Elliot Page wants to eliminate gendered award categories, calls it ‘binary thinking’

News & Politics

Elliot Page said that it would be a good move for award ceremonies in the film industry to remove gender categories for their nominations and instead combine the male and female categories into one.

Page agreed during an interview with Entertainment Weekly that major awards ceremonies such as the Oscars should eliminate categories divided by sex.

“Yeah, it seems like a good idea,” the 36-year-old told the outlet. “And, again, this sort of unusual aspect of that being the only category, right, where that sort of happens? So, hopefully, we start moving beyond that degree of binary thinking.”

Only smaller award shows such as the Gotham Awards and the Independent Spirit Awards have eliminated gendered categories. The Golden Globes, the Screen Actors Guild Awards, the Critics Choice Awards, and the Oscars have not.

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The obvious criticism that such a policy would result in fewer awards for artists in general, including women, did not appear to factor into Page’s opinion.

Elliot Page, the actress formerly known as Ellen Page, came out as a lesbian in 2014 before she revealed in 2020 that she believes she is a man. This was followed by numerous occasions of posting shirtless photos online after undergoing double mastectomy surgery.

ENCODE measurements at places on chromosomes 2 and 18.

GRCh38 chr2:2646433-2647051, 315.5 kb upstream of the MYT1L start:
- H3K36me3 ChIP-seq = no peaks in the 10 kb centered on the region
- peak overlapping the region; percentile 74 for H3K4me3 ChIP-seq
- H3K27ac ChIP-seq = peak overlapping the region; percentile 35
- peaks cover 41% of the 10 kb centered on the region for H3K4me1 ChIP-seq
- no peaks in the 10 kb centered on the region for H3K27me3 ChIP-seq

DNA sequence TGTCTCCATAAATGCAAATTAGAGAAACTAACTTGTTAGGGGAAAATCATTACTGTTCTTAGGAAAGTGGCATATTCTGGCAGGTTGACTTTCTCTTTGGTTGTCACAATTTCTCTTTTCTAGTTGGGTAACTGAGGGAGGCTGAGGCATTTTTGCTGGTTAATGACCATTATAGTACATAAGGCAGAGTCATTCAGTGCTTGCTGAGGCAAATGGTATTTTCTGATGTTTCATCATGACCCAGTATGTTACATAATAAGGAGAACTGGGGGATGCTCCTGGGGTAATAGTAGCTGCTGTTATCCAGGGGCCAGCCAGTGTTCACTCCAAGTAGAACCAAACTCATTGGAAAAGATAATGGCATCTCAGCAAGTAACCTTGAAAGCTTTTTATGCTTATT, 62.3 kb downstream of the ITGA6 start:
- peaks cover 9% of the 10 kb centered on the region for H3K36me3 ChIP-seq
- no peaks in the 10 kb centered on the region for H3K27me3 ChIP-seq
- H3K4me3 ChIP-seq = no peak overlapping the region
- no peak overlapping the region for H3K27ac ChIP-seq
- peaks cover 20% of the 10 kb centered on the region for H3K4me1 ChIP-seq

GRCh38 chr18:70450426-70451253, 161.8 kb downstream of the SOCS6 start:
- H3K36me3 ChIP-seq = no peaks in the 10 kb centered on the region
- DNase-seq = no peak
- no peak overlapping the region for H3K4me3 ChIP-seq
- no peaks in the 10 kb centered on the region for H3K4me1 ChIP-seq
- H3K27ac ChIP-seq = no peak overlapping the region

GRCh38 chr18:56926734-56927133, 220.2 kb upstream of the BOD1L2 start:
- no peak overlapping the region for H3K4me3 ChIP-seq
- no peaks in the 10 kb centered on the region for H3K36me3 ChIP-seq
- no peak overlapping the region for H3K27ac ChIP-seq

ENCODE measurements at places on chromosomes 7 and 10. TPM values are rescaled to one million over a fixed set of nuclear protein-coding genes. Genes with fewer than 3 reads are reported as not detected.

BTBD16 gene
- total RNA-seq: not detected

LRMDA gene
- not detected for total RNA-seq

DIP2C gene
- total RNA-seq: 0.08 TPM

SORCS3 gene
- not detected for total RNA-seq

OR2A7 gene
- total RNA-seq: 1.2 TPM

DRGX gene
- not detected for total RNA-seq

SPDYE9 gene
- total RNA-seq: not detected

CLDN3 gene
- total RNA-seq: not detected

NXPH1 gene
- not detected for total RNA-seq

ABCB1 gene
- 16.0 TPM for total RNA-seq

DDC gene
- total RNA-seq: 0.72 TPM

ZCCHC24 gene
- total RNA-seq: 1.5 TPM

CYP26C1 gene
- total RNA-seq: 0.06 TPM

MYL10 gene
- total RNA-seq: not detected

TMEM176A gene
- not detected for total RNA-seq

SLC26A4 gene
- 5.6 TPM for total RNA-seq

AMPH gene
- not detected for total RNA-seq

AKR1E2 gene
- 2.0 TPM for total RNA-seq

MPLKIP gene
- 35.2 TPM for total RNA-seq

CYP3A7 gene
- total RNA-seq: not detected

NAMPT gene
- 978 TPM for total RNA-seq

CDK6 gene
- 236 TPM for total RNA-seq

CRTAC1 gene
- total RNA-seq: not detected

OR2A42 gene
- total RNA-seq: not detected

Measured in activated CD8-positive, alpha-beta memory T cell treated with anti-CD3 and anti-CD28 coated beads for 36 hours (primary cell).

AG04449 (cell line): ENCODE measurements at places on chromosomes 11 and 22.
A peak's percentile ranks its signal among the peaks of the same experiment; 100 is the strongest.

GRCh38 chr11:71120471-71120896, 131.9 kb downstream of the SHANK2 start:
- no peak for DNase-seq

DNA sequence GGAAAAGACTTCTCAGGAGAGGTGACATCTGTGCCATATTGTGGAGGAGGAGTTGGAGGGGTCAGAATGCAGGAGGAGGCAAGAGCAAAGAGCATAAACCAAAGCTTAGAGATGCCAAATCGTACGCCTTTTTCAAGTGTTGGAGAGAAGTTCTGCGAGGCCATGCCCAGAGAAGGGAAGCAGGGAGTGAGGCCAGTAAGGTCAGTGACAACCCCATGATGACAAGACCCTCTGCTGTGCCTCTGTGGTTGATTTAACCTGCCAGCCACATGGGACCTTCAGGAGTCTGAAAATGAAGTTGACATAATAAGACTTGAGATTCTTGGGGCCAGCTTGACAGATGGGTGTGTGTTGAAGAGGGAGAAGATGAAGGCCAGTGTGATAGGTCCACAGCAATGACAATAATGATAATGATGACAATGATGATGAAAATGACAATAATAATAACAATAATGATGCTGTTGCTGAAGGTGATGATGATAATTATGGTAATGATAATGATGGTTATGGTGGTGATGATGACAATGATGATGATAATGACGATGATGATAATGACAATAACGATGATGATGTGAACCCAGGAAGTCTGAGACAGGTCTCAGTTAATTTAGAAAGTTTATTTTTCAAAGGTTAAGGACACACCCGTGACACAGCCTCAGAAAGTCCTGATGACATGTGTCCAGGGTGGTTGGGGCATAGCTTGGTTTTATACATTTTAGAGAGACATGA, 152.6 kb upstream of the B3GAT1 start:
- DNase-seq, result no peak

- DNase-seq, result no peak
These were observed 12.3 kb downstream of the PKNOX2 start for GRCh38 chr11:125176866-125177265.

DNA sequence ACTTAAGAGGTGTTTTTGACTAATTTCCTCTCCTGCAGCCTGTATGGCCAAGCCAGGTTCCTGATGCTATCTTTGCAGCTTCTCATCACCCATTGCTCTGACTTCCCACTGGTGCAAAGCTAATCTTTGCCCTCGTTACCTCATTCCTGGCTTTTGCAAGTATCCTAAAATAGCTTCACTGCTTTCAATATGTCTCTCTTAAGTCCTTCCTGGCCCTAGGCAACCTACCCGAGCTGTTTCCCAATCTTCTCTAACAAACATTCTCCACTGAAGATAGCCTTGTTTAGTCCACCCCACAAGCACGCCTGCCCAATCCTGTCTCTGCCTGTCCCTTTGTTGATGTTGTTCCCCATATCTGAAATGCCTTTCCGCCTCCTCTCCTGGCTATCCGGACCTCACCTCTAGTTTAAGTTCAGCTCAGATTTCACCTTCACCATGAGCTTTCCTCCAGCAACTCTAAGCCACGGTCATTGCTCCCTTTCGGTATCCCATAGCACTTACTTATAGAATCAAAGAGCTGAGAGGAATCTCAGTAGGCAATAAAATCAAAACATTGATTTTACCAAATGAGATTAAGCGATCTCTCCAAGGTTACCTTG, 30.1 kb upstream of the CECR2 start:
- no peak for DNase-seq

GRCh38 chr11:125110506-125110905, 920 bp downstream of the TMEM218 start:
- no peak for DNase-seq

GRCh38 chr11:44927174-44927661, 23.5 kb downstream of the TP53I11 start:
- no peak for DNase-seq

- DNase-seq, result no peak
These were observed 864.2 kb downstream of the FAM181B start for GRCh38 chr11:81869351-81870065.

Page was promoting her first new movie since the 2020 declaration of transgenderism, which she co-wrote, and predictably included a shirtless scene in the first moments of the movie.

In “Close to You,” Page plays a transgender man whose story has parallels to the actor’s own life, according to Reuters.

“So much of this is about connection and what it means to be human and what it means to be seen,” Page said from the red carpet. “I imagine those themes on some level resonate with most people.”

The film’s opening moments were described by Entertainment Weekly as a “powerful scene that sees Page standing shirtless in front of the camera,” which Page said impacted her greatly.

“Shooting on the day, I was getting out of bed and getting dressed, it was sort of clumsy, like, ‘Oh, it would be great, he sleeps shirtless.’ In the moment when you’re making this, you’re making it from this instinctual place that I don’t know how to describe. It just sort of happens, but at the same time, it just felt natural,” Page said.

“Showing this dude who’s comfortable and present and waking up in his body, that means a lot to me. I never thought I’d feel that way, so it’s nice to get to act it,” she added.

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